Heroes Are Only Human

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AFTER THE BALL: Foolish off the field, phenomenal on it

Shane Warne retires this week. this may mean nothing to you, but it means a lot to me. Warne is an Australian cricketer, one of the greatest in the history of the game and a revolutionary in his own way. In cricket there are two types of bowlers: fast and slow. The former tend to blast batsmen out with pace, the latter to bamboozle them, spinning the ball off the pitch so as to deceive and induce batsmen into a false shot. In the 1970s and '80s, when I was a kid growing up in Australia, my friends and I idolized the quickies, most of them from the unbeatable West Indian team that dominated the era. Tall, toned, with a swagger and menacing smirk that spoke straight to a 13-year-old boy, the finest fast bowlers were as cool as we could ever hope to be.

And then along came Warne. From his international debut in 1992, the stocky blond-haired Australian almost single-handedly made spin-bowling fashionable again, reviving the arcane and difficult craft of leg spin-bowling (in which spin is imparted mostly through a snap of the wrist rather than via the fingers) and proving that slow bowlers can be just as aggressive and flamboyant as the fast men. In the years after Warne hit the big time, kids in backyards across the cricketing world stopped trying to fling the ball as fast as they could and began learning the subtler art of spin-bowling. His skill — and his appeal — was not just in bowling his opponents out, but in cajoling them, getting under their skins, berating them and ultimately outsmarting them. Sometimes a microphone on the ground would pick up Warne telling a young opponent what he thought of their technique. "You have no idea, mate," was a common phrase. Yes, it was arrogant. But often it was also true.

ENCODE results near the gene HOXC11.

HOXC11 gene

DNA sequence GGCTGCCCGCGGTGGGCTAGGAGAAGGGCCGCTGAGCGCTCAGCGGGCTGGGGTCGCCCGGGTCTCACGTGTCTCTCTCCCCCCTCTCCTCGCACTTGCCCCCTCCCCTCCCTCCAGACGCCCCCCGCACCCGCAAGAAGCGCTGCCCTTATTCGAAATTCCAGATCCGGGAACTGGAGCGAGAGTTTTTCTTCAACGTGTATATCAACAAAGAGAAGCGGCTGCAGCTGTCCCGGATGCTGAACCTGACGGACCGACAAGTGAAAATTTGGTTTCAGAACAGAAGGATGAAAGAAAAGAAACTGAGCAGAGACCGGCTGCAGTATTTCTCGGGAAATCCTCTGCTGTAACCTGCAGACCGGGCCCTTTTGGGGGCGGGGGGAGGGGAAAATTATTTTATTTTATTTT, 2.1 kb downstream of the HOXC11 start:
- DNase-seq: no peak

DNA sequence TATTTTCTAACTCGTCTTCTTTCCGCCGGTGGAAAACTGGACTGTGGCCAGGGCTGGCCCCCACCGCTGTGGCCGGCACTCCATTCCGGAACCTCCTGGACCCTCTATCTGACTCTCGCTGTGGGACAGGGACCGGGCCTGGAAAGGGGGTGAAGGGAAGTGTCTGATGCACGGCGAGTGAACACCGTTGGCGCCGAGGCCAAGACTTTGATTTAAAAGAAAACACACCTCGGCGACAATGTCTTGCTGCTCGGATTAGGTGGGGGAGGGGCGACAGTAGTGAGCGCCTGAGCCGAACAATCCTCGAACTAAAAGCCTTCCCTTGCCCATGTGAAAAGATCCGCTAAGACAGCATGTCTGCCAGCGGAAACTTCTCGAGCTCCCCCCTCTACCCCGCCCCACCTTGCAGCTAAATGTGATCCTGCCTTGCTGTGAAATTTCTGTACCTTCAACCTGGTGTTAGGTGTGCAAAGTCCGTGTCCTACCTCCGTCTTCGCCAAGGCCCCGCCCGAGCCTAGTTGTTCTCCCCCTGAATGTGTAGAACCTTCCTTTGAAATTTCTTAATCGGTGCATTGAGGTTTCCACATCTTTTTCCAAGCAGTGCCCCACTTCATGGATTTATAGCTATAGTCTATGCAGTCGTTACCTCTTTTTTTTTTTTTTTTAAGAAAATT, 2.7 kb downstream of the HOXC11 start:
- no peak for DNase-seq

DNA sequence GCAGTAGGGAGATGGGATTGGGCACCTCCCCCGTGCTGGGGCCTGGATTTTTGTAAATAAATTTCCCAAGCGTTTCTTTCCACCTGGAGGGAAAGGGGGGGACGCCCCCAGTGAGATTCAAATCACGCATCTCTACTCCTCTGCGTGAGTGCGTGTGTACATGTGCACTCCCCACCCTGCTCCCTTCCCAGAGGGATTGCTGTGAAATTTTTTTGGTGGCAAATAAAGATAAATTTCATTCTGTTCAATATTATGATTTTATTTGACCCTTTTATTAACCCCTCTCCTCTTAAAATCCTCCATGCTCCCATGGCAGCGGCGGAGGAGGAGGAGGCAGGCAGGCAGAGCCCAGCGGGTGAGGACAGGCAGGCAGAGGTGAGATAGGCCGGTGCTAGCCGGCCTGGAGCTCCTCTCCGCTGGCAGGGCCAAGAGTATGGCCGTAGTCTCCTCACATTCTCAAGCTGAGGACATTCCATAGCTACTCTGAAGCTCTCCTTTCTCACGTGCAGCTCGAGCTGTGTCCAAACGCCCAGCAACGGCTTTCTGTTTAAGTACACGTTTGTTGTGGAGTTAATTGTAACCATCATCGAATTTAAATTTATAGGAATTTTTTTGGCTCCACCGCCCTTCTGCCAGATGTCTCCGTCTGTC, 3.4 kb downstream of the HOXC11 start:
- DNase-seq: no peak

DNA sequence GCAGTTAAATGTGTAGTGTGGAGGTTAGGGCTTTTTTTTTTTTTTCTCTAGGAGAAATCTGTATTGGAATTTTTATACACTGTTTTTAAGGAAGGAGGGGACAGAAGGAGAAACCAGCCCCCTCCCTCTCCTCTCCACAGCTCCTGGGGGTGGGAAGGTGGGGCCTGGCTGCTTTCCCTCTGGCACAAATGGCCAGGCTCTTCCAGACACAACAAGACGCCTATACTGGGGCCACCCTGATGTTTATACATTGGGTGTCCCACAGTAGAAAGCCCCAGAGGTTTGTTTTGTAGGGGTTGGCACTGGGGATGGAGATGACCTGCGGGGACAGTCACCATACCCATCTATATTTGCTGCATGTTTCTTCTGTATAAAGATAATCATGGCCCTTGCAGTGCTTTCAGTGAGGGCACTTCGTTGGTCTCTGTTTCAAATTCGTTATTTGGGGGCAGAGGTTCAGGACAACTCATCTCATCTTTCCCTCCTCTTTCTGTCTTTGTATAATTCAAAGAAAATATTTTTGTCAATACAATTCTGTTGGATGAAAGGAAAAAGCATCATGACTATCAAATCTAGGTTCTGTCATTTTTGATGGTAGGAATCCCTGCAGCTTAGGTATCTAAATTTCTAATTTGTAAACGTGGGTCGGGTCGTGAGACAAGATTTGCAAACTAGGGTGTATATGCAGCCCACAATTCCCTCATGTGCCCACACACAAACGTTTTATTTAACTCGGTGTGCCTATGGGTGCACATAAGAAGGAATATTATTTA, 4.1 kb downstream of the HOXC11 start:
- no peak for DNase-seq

He never stopped. With the ball in Warne's hand you felt that Australia were always in with a chance of winning. Even when you didn't, he still did. In a match against England two months ago that looked headed for a boring draw (on the morning of the last day, bookmakers had the odds of an Australia victory at around 50-1), Warne engineered one of the most remarkable wins ever, attacking batsman after batsman until one after another they raised the white flag and surrendered.

No wonder I ached to hear the great man was stepping down. We are unlikely to see Warne's kind again. He is a phenomenon, unique, and it seems natural to recognize the fact that his passing will leave cricket fans the poorer. But it's more than just that. We love our greatest athletes because they remind us of what we are not: artful, instinctive, faultless. In their most sublime moments — think a Nadia Comaneci routine, a Michael Jordan leap, a Tiger Woods swing, a Zinédene Zidane pass — sportsmen and women seem to channel the divine, so perfect are their skills.

Off the field, though, their humanity all too often pokes through. We know — how could we not in these days of blanket coverage? — that even the greatest stars have faults. Warne epitomizes this sad fact better than most. His off-field antics sometimes seem lifted from a soap opera script: fined for giving a bookmaker information about "weather conditions"; suspended for using a banned drug that can mask steroid use; divorced after a series of lurid extramarital affairs. Little wonder that Warne's early teammates nicknamed him Hollywood. He is, noted cricket writer Peter Roebuck recently, "an unusual blend of immaturity and insight."

While Warne was playing we could forgive him his faults because he was so brilliant at his game. But when he finally goes — when any of our heroes step down — we are left with memories, highlights of former glories and all the blemishes, with none of the moments of genius. Retirement makes mortal. You could feel the humanity creeping in when Zidane lost his cool in the dying seconds of his career last year and head butted an Italian opponent. Where were the finesse, the flair, the skills we had grown to love so much? Who was this thug laying out his opposite number? Zidane was changed already.

I like to think that decades from now I will tell my grandchildren about Warne, regaling them — perhaps even boring them — with tales of the bowler's relentless, ruthless ability. But there is part of me that wants them to be able to experience the drama and splendor for themselves. At his best Warne seemed immortal, as if he could play forever. In stopping, he becomes too much like us.